News & Media

Hornish ready to put newfound knowledge to use

February 12, 2012, David Caraviello,

The Nationwide Series race that had the biggest influence on Sam Hornish Jr. last season wasn't his breakthrough victory at Phoenix. It wasn't even an event he was competing in. It was a contest at Las Vegas in which the former Indianapolis 500 champion watched from the pit box of Penske Racing teammate Brad Keselowski, with his ears tuned into the scanner and his eyes and mind open wide. The No. 22 team struggled early, they sped on pit road, they let a tire get away during a stop. But in the end they were in contention to win it, eventually finishing third.

"They never got upset. And with 20 laps to go, he's leading the race," Hornish remembered. "You wonder, how do I learn to be more like that?"

"It was having the opportunity last year to sit back, to see the things that I could do better, how I could be better."



Hornish asked himself such questions on more than one occasion in 2011, when his NASCAR struggles and the sport's sponsorship squeeze combined to leave him with just a 13-race Nationwide slate. He made the most of it, finishing in the top 10 almost half the time and holding off Keselowski and Carl Edwards on late restarts to notch his first NASCAR victory at Phoenix in November. But his stock-car education took place more off the track than on, and although Hornish had extra time to spend with his family, he also used it to soak up all the knowledge he could from his teammates -- and make himself a better stock-car driver in the process.

"It was having the opportunity last year to sit back, to see the things that I could do better, how I could be better, and really most importantly, to watch what Brad and Kurt [Busch] were doing," he said. "Even when you're sitting there, going to a Cup race listening to the scanner, listening to the radio, you're figuring out, how do I be more like them to be able to make myself better? I picked out the good parts and put them to use for myself."

It was the first time he'd been able to undertake that kind of serious reflection, despite being in NASCAR full time since 2008. Most of those campaigns were spent in the Cup Series, where Hornish struggled to find his footing, amassing just two top-fives and never finishing better than 28th in final points.

"It was the first time I could really sit back and look and see what they're doing, how they're trying to figure out how to make it better," he said. "Because usually, you're out there on the track at the same time, and you don't usually have that opportunity in the Cup Series. It's kind of hard to go watch the Nationwide stuff a lot, because either you're having to debrief, or you're having a sponsor thing to do. It's something I wish I would have done in 2007, but I don't know if I would have gotten as much out of it in 2007 as what I did in 2011."

This year, he gets the chance to put all that knowledge to use. Sponsorship from Alliance Truck Parts and the Wurth Group has come through to allow Hornish to run full time in the Nationwide Series in 2012, where with a stronger support staff he hopes to contend for the championship. Other than crew chief Chad Walter, last year's crew around the No. 12 car was something of a patchwork bunch, people borrowed from test teams or wherever else Penske could find them. "It was kind of an after-hours activity to go racing," Hornish said.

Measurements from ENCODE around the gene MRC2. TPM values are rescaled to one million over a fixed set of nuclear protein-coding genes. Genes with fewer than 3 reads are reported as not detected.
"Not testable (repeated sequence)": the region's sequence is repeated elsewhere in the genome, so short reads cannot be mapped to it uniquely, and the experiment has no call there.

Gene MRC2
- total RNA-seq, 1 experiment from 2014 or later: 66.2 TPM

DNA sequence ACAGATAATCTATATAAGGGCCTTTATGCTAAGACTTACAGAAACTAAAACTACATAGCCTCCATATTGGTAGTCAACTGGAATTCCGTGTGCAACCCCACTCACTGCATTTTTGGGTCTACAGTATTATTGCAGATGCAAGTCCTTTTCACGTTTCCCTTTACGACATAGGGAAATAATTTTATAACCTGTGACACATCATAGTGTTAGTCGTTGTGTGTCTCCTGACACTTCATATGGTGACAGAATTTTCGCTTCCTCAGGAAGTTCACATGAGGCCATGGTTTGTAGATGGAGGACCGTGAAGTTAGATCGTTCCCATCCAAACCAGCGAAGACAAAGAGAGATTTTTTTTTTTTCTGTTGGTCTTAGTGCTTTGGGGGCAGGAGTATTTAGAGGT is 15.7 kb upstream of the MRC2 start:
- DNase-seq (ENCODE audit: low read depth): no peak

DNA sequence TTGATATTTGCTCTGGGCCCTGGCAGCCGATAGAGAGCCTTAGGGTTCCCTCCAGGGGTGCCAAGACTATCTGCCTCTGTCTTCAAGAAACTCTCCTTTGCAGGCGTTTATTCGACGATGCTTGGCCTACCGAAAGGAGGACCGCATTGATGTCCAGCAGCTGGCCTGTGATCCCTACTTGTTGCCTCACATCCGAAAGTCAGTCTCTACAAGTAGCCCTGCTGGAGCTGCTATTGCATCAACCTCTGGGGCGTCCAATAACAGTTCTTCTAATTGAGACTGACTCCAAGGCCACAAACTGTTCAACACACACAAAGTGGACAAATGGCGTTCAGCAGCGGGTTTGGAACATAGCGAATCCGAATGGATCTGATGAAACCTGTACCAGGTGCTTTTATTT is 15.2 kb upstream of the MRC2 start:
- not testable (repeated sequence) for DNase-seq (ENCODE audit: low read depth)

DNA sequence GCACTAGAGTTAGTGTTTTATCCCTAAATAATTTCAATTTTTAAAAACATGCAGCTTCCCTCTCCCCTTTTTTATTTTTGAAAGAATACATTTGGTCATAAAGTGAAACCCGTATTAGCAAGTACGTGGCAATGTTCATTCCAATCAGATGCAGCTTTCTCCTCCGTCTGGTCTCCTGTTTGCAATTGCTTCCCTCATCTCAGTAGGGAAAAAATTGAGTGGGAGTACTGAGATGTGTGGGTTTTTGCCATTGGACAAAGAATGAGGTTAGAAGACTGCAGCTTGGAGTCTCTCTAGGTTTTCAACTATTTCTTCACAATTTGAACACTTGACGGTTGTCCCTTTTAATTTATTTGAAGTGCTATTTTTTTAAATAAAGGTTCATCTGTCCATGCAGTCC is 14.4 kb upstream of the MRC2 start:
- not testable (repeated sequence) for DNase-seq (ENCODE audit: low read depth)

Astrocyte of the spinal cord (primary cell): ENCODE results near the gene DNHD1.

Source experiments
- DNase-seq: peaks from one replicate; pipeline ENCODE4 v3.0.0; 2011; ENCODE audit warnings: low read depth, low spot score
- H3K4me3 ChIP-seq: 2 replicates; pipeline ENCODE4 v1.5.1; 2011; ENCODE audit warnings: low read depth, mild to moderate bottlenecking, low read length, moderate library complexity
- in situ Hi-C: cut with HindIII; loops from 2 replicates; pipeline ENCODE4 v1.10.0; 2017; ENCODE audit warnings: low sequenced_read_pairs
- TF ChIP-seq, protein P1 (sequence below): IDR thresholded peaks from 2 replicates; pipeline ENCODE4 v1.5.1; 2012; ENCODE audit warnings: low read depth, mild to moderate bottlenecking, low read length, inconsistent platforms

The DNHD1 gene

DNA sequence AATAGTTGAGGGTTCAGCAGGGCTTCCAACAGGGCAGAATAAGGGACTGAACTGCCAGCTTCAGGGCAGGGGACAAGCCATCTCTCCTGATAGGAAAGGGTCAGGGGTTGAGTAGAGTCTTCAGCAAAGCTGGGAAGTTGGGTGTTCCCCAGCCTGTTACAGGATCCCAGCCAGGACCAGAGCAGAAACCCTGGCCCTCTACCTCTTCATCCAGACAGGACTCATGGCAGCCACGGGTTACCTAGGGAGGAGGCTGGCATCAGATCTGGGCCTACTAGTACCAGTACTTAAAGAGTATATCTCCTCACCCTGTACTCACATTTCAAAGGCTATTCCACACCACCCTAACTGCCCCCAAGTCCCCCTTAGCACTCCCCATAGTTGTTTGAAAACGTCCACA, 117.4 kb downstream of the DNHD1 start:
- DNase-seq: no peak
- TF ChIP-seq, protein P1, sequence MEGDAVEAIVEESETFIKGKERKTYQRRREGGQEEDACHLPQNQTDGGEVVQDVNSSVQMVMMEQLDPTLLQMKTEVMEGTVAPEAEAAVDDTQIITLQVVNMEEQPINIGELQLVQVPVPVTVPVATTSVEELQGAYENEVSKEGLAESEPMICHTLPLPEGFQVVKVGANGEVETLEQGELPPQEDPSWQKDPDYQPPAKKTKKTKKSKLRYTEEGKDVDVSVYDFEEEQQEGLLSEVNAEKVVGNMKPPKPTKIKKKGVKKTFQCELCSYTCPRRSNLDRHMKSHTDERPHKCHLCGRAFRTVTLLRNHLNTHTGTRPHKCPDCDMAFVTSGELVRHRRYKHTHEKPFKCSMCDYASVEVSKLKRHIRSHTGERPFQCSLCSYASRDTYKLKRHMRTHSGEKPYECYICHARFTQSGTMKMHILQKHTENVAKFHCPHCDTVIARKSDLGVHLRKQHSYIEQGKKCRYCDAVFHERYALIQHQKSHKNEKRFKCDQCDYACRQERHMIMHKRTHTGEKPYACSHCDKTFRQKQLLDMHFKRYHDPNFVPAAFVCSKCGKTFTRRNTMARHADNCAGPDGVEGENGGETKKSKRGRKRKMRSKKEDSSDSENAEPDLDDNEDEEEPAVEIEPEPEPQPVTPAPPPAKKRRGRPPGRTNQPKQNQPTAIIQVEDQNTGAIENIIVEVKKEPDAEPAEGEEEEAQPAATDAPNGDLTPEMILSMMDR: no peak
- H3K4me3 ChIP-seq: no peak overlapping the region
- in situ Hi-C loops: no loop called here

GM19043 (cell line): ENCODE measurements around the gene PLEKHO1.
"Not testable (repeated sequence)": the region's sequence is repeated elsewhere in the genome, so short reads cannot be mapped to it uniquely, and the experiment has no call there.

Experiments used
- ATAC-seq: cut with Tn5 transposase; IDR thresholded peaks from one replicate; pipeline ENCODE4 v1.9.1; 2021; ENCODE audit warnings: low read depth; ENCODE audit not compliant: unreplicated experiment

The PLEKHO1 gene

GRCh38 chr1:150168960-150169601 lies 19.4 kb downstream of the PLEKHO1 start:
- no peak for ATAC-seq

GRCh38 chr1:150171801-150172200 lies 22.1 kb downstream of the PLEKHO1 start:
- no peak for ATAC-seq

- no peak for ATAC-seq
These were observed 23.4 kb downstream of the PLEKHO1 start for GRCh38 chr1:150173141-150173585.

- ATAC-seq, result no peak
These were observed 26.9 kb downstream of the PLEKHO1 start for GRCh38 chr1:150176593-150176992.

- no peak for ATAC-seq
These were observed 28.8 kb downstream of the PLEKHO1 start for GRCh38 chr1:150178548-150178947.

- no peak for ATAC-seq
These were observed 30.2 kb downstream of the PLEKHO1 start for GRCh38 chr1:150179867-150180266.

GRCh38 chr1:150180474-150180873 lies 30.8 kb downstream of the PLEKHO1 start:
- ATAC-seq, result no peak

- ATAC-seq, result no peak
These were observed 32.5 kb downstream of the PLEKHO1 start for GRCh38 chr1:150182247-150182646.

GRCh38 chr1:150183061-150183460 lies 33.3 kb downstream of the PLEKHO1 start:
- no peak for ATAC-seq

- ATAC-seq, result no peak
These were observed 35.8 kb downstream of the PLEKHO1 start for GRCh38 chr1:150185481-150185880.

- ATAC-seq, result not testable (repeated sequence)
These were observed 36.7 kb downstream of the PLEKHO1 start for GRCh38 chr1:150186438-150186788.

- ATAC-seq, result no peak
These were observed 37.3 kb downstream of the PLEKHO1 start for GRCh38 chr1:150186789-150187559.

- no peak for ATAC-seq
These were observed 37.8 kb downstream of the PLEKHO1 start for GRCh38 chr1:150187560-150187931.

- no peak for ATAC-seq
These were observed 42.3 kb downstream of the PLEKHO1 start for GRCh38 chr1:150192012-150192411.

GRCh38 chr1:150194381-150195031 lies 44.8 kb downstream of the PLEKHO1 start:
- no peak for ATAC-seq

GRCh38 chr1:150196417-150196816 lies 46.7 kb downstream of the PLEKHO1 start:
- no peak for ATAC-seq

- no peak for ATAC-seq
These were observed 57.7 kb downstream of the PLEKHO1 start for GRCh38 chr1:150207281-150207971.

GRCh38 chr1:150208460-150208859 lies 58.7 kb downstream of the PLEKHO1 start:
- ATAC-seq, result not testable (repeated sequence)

Now, there's a new car chief, a new engineer, a new shock specialist, and a reshuffled pit crew. Hornish calls it the best group he's had around him, another fact that bolsters his hopes of building on his strong runs from a year ago.

"I don't want to be too optimistic about it ... but I feel like if we don't finish in the top three in the championship, I'm going to be really disappointed," he said. "I feel like we've got all the right opportunities. If Brad and I work together, try to keep our program moving forward like we did last year, I feel like there's no reason we shouldn't be able to [do that.] And at the end of the day, I'd like to compete for the owners' championship, as well."

Lofty goals indeed for a driver who admittedly was just trying to keep his head above water in NASCAR prior to last season. But Hornish went Cup racing full time in 2008 with only 11 Nationwide starts behind him, and at a time when NASCAR was scaling back testing due to cost concerns. Car owner Roger Penske blames himself for what happened next.

"Sam and I got together five or six years ago and said, 'Let's try to win Indianapolis, let's try to win [an IndyCar] championship, and then we're going to go NASCAR racing.' We shook hands, we made a deal, and unfortunately, I might have brought him in at the wrong level," Penske said. "He needed some more experience, because the testing rules -- that's always been one of my complaints, we don't get enough testing to bring young guys in to learn this sport. But Sam will have a full-time ride this year ... and that's going to be a great team."

Despite his struggles in NASCAR, Hornish didn't go back into open-wheel racing. Even now, he says he still has no desire to return to IndyCar. "This is where I want to be," he said. He came to NASCAR because he wanted to be competitive, which his No. 12 Nationwide team shows all signs of becoming. But even with that, some unfinished stock-car business still remains.

"I love racing in the Nationwide Series. You get to run against a lot of the Cup drivers, you get to run against the guys you normally wouldn't get to run against in the Cup Series," Hornish said. "But ultimately, I want to get back in the Sprint Cup Series. To be able to have an opportunity to head back in that direction is a great feeling for me."